American Marketer

Events / Causes

Ron Arad showcases eyewear collection via private event, site

June 12, 2012


Architecture and interior designer Ron Arad is marketing his first eyewear collection at a private event in London and from a new Web site.

The invitation-only event June 13 will be held at Mr. Arad’s design studio in London to preview the “pq” collection. The label is also raising awareness for the story behind the optical frames and sunglasses via an informational Web site at

“Ron Arad is a distinguished designer and having direct access to him at an event where one can hear firsthand his vision of the design, the design process and the materials is a privilege,” said Garen Moreno, Los Angeles-based partner at CuldeSac.

“The scale and focus of an event, public or private, really depends on the specific objectives for each project,” he asid. "Generally speaking, events in the luxury sector tend to be relatively exclusive.

“Public events tend to be related to sponsorship opportunities.”

Mr. Moreno is not affiliated with pq Eyewear, but agreed to comment as an industry expert.

Pq Eyewear could not comment before press deadline.

What an eyeful
Mr. Arad will introduce select press and attendees to his first eyewear collection called pq Eyewear at his design studio in London. The label invited guests via email.

The designer will present the two lines of the pq Eyewear collection called A-Frame and Corbs named for stations on the London Underground.

The A-Frame line consists of optical frames and sunglasses that feature an A-shaped wire structure.

Stratford optical frames

The A shape in the bridge of the frames can be adjusted to move the lenses closer or further apart. The glasses also close on their own when taken off with invisible spring hinges.

Guests will also view the Corbs line, which is a sunglasses line inspired by the vertebrae in animals.

Waterloo sunglasses

The three variations in this line include a bi-injected pair with a hard nylon exterior and soft rubber interior, a special-edition acetate frame sculpted from a laminated block and a nylon version.

Meanwhile, the label is raising awareness for the concept behind the eyewear collection via a new Web site at

The homepage says, “There are very few new ideas in the world of glasses, so we designed pq to do something new.” The background shows a slideshow of images of frames from both lines.

The site is split into five sections including About, A-Frame, Corbs, The Case and Ron Arad.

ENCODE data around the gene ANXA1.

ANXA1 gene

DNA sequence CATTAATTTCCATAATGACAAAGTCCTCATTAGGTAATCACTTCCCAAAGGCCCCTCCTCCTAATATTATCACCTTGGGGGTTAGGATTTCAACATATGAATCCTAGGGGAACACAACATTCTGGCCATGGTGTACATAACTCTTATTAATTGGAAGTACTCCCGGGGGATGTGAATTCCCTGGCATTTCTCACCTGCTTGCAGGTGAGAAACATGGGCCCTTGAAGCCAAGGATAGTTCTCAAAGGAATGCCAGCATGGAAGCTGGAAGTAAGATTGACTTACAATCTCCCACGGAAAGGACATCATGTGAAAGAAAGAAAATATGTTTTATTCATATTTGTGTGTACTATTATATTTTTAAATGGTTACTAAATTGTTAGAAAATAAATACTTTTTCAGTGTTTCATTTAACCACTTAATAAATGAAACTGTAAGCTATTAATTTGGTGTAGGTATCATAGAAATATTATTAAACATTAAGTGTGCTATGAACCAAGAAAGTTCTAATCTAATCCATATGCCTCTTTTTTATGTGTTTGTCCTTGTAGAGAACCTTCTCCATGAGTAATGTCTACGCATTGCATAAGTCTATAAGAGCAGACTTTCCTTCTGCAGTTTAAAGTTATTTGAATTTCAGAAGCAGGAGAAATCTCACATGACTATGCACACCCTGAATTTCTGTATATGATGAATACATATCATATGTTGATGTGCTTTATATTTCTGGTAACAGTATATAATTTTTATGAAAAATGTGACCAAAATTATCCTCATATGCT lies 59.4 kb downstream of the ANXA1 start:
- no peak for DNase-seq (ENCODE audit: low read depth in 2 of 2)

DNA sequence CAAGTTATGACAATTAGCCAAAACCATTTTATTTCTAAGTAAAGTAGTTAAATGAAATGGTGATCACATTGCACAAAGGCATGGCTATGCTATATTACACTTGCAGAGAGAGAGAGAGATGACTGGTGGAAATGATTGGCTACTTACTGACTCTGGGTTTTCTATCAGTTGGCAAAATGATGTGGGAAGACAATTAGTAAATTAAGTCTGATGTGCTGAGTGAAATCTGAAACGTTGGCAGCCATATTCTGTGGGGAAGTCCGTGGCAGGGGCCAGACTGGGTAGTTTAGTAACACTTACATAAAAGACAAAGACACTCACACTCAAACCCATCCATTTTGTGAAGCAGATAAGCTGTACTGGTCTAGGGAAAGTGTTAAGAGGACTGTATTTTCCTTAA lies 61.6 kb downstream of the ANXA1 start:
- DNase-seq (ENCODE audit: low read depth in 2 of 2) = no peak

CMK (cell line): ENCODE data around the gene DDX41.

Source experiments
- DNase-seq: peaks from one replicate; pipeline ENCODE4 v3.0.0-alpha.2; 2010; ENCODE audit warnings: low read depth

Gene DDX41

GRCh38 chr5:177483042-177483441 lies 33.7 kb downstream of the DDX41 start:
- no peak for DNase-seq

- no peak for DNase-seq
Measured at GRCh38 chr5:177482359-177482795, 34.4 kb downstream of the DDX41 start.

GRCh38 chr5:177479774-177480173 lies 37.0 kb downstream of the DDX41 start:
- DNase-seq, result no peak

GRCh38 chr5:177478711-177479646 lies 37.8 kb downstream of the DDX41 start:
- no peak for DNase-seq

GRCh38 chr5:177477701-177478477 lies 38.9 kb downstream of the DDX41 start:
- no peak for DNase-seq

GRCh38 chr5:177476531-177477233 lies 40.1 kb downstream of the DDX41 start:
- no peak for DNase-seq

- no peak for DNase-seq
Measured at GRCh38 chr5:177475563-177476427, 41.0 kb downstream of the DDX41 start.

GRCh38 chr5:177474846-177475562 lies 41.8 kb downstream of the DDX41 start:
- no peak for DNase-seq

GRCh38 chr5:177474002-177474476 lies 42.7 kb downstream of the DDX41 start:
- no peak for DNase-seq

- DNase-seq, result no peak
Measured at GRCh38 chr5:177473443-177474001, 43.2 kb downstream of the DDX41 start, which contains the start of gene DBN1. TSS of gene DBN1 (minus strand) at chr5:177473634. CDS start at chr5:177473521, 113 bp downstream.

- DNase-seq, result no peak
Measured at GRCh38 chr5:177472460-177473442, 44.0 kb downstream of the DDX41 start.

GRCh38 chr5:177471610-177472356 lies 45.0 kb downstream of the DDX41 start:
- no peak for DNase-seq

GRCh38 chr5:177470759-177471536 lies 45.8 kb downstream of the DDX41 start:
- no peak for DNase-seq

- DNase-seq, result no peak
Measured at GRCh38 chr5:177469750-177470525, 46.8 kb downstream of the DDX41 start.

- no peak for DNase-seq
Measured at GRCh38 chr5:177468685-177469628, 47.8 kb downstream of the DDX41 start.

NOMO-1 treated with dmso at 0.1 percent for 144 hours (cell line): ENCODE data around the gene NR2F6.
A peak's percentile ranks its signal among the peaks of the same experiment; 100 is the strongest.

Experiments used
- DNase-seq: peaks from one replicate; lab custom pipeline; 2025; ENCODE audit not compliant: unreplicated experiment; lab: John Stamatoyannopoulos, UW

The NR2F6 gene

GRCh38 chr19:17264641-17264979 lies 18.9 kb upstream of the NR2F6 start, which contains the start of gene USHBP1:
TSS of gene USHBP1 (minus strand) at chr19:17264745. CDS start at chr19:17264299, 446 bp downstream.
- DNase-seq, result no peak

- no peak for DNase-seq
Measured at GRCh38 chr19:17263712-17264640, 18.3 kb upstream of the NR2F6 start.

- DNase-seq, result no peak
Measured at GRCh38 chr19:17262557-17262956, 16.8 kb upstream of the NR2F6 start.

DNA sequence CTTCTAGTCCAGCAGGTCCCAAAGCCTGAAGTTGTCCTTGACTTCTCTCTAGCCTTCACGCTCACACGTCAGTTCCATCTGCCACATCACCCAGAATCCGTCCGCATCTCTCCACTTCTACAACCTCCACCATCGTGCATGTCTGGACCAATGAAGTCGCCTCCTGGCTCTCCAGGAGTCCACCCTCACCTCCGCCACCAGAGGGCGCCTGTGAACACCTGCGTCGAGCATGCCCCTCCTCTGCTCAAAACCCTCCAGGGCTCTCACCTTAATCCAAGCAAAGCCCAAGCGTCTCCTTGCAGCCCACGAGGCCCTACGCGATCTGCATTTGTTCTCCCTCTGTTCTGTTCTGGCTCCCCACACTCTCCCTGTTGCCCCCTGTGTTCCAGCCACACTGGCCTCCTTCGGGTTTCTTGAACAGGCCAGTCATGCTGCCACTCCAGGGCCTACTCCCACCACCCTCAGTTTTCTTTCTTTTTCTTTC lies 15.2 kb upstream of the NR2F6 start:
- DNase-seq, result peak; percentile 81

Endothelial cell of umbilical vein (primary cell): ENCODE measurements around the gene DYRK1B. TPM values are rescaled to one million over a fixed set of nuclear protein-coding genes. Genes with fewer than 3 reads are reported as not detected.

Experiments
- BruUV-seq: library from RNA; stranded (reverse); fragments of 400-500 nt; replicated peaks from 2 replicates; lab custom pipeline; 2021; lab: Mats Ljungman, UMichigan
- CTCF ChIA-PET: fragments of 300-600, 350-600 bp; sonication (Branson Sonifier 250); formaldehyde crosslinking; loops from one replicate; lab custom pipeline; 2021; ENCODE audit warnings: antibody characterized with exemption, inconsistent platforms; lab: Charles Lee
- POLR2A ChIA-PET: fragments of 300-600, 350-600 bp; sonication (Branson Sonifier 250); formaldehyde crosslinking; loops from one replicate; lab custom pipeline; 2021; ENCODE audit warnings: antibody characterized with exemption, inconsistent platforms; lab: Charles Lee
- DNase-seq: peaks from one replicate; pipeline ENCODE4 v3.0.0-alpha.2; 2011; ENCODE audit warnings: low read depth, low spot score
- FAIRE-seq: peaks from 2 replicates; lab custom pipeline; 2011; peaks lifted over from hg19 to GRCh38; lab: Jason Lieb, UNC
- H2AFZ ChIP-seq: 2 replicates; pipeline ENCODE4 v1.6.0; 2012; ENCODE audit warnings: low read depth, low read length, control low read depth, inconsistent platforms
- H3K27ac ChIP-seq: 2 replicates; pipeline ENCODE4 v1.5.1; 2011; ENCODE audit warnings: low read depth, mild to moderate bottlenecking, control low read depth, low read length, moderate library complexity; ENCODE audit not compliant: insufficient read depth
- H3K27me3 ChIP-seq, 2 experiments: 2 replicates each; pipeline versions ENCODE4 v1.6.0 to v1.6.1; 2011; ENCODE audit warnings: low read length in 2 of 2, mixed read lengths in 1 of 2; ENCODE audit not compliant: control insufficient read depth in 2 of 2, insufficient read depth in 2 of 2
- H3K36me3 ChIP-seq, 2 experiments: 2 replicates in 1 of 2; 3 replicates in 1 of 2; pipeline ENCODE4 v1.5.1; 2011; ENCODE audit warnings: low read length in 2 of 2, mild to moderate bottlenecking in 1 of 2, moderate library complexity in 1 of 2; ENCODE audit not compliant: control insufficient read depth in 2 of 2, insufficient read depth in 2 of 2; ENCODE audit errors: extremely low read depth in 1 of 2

The A-Frame and Corbs sections show the innovations of the frames and an image gallery of the collection. The Case shows the packaging of the glasses.

A-Frame image gallery

“In addition to the design and materials, the story behind the product is what distinguishes it from other brands,” Mr. Moreno said.

“That is consistent for many luxury brands and exclusive encounters with designers and the creative engines behind the products can really add value to the experience behind a launch,” he said.

Out for the evening
Many luxury brands choose to target press and ultra-affluent consumers at exclusive events.

For example, Italian label Salvatore Ferragamo is distinguishing itself from competitors by being the first brand to tap the Louvre museum in Paris to show its 2013 resort collection, also giving consumers a look inside with a live-stream on its Web site (see story).

In addition, Swiss watchmaker Breguet will debut a vintage timepiece collection June 14 onboard New York’s Intrepid Air, Sea and Space Museum. The brand is trying to compare innovations in watchmaking to those in high-risk sports (see story).

Labels that choose digital components to market invitation-only events will likely reach more consumers, but might dilute the brand by eliminating the exclusivity factor (see story).

Since the pq Eyewear site shows mainly the design concept of the collection to the public, it will probably help the label reach luxury consumers that appreciate these qualities.

“The video on the Web site helps connect the creation of the sunglasses as an extension of artwork versus a utility for seeing better,” said David Schoenecker, principal at Koda, Phoenix. “It is a great position to take when approaching the luxury market.

"The eyewear is sure to capture those looking for something truly unique and the brand position should demand a price premium for the product," he said. "Launching a product that is less viable for the masses may be a great way to build a tribe for the brand in its early stages, differentiating itself against others.

"It will also set the table for a more diverse product offering with broader appeal down the road."

Final Take
Tricia Carr, editorial assistant on Luxury Daily, New York